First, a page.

Objective: To study the role of cytotoxic T-lymphocyte-associated antigen 4 (CTLA-4) during HIV infection.
Methods: Intracellular CTLA-4 expression, determined by flow-cytometry, and proliferative responses to HIV antigens, were studied in peripheral blood mononuclear cells (PBMC) from 93 HIV-1-infected [HIV(+)] patients and 40 HIV-1 seronegative controls.
Results: The proportions of CTLA-4 expressing CD4+ T cells were: (1) significantly higher in HIV(+) patients, 10.95 ± 0.66%, than in controls, 6 ± 0.45% (P < 0.0001); (2) inversely correlated to CD4+ counts (r = −0.67, P < 0.005, n = 16, drug-naive patients;r = −0.57, P < 0.0001, n = 77, HAART-treated patients); and (3) positively correlated to proportion of activated (HLA-DR+CD3+) (r = 0.53, P < 0.0001) and memory (CD45RO+CD4+) T cells (r = 0.46, P < 0.001). CD28 median fluorescence intensity in CTLA-4- cells was twice that in CTLA-4+ cells (140 ± 5.3 versus 70 ± 2.28, P < 0.00001), whereas cells low in CD28 and CD4, expressed more CTLA-4 (P < 0.0001). Higher proportion of CTLA-4+CD4+ cells expressed CCR5 and Ki-67, in comparison with CTLA-4-CD4+ cells, (65 ± 11.9 and 25 ± 7.5% versus 27 ± 8.9 and 3.7 ± 2%, P < 0.0001 and P < 0.01, respectively). Among HAART-treated patients, with viral load below detectable levels, CD4+ cells increase was inversely correlated to %CTLA-4+CD4+ cells (r = −0.5, P = 0.003, n = 39). Proliferation of PBMC to anti-CD3, gp-120 depleted HIV-1 antigen or HIV-1 p24 stimulation was inversely correlated with CTLA-4 levels (r = −0.68, P = 0.0035;r = −0.38, P = 0.04; and r = −0.43, P = 0.028, respectively).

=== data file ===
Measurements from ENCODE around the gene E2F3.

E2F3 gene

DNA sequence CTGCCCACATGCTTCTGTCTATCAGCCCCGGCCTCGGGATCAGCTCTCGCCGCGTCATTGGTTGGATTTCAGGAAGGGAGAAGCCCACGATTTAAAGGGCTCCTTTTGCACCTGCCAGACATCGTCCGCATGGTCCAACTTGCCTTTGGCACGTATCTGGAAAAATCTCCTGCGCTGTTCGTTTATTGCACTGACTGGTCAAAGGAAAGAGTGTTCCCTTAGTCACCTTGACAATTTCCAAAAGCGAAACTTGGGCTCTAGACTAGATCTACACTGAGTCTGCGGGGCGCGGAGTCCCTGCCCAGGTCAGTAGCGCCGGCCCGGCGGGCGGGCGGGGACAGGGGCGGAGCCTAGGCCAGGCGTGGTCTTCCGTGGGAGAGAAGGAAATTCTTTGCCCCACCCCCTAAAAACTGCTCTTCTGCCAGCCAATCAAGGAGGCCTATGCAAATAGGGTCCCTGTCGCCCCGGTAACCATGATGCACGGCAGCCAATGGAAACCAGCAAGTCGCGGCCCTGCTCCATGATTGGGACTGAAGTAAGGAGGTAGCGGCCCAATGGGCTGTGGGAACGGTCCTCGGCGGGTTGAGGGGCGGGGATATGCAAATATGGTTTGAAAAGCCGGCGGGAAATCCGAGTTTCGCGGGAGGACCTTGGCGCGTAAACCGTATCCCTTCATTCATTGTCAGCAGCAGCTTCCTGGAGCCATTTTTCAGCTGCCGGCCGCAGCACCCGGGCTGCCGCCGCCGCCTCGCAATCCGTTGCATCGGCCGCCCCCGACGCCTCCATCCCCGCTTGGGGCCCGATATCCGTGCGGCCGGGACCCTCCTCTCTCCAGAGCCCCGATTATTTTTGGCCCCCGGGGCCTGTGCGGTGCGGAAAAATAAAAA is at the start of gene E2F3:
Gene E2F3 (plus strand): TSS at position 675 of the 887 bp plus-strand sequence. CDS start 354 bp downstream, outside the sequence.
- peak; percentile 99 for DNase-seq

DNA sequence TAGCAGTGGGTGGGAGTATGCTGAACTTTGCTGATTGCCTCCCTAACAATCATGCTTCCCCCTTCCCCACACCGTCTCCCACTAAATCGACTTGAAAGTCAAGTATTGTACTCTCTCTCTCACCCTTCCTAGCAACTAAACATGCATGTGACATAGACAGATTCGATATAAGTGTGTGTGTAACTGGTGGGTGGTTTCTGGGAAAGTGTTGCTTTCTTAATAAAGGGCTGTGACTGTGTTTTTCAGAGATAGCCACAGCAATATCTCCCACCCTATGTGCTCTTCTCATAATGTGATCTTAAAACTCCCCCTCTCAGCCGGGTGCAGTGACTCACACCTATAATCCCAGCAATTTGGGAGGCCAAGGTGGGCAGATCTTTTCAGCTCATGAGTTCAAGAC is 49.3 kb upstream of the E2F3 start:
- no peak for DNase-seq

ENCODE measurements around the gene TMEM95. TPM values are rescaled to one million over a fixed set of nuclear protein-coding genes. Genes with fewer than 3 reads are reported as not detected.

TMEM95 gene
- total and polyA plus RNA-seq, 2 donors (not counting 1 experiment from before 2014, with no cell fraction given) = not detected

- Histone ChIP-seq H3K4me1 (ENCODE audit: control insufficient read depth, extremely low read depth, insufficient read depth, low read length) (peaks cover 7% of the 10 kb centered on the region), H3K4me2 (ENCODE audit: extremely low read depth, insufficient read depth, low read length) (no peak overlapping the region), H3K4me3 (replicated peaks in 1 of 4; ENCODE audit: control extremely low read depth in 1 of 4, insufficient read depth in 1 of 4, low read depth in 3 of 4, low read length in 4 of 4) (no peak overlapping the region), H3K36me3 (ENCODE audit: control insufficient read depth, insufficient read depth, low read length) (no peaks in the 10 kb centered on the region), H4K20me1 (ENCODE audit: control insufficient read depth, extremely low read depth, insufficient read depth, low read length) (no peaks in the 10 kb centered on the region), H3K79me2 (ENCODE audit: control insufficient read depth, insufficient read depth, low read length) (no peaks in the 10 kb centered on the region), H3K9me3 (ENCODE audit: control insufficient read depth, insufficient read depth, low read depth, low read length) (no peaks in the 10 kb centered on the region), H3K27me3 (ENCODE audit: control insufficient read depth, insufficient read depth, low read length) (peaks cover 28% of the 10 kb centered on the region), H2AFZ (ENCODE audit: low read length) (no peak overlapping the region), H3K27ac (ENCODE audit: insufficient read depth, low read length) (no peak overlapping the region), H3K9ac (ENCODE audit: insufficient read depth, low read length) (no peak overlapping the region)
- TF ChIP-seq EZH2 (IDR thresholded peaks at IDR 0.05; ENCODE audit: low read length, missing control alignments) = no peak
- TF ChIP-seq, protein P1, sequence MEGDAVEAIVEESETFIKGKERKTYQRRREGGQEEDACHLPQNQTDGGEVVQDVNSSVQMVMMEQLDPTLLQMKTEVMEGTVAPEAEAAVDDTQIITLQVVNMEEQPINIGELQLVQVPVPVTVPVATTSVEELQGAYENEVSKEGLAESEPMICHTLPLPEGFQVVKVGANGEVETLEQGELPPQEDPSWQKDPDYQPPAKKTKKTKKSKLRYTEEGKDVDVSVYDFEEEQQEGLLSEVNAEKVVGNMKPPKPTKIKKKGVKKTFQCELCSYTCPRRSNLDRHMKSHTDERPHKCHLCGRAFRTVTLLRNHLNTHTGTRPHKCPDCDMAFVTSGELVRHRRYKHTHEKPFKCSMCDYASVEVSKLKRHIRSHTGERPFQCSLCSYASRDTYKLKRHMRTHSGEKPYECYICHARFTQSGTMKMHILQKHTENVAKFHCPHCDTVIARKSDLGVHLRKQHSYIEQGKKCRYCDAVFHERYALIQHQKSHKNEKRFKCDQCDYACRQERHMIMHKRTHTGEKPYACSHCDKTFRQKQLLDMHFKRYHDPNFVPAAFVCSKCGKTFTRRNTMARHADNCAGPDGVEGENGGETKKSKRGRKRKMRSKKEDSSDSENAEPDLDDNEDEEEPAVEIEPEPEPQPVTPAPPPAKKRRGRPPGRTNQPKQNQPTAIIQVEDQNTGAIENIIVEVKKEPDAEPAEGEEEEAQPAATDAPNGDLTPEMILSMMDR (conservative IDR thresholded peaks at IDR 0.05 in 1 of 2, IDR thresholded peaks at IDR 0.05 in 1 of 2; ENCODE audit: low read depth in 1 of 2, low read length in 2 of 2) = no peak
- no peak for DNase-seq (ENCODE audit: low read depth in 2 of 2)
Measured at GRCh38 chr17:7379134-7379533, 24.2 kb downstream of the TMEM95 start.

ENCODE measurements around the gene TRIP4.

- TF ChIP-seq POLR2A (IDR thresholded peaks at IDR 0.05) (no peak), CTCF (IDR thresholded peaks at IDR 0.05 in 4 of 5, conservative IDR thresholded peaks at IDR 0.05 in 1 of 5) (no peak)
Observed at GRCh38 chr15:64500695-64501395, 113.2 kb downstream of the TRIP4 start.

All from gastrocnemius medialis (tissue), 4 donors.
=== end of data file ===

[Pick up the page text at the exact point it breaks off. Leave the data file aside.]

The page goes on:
Conclusions: (1) CTLA-4 is upregulated during HIV infection and may therefore account for CD4 T-cell decline and anergy in HIV-1 infection. (2) Increased levels of CTLA-4 may undermine immune responses and in the HAART-treated patient-immune reconstitution. (3) Blocking of CTLA-4 may offer a novel approach for immune-based therapy in HIV infection.
From the Ruth Ben-Ari Institute of Clinical Immunology and AIDS Center, Kaplan Medical Center, Hebrew University Hadassah Medical School, Rehovot 76100, Israel.
Correspondence to Zvi Bentwich, Ruth Ben-Ari Institute of Clinical Immunology, AIDS Center, Kaplan Medical Center, Rehovot 76100, Israel. Tel: 972-8-9441444; fax: 972-8-9410461; e-mail: email@example.com
Received: 10 August 2000;
revised: 10 August 2001; accepted: 9 October 2001.
Sponsorship: The work was supported in part by grants from The Institute of Advanced Therapy (IAT) for Center of Excellence in AIDS Research in Israel, and the Horowitz Foundation.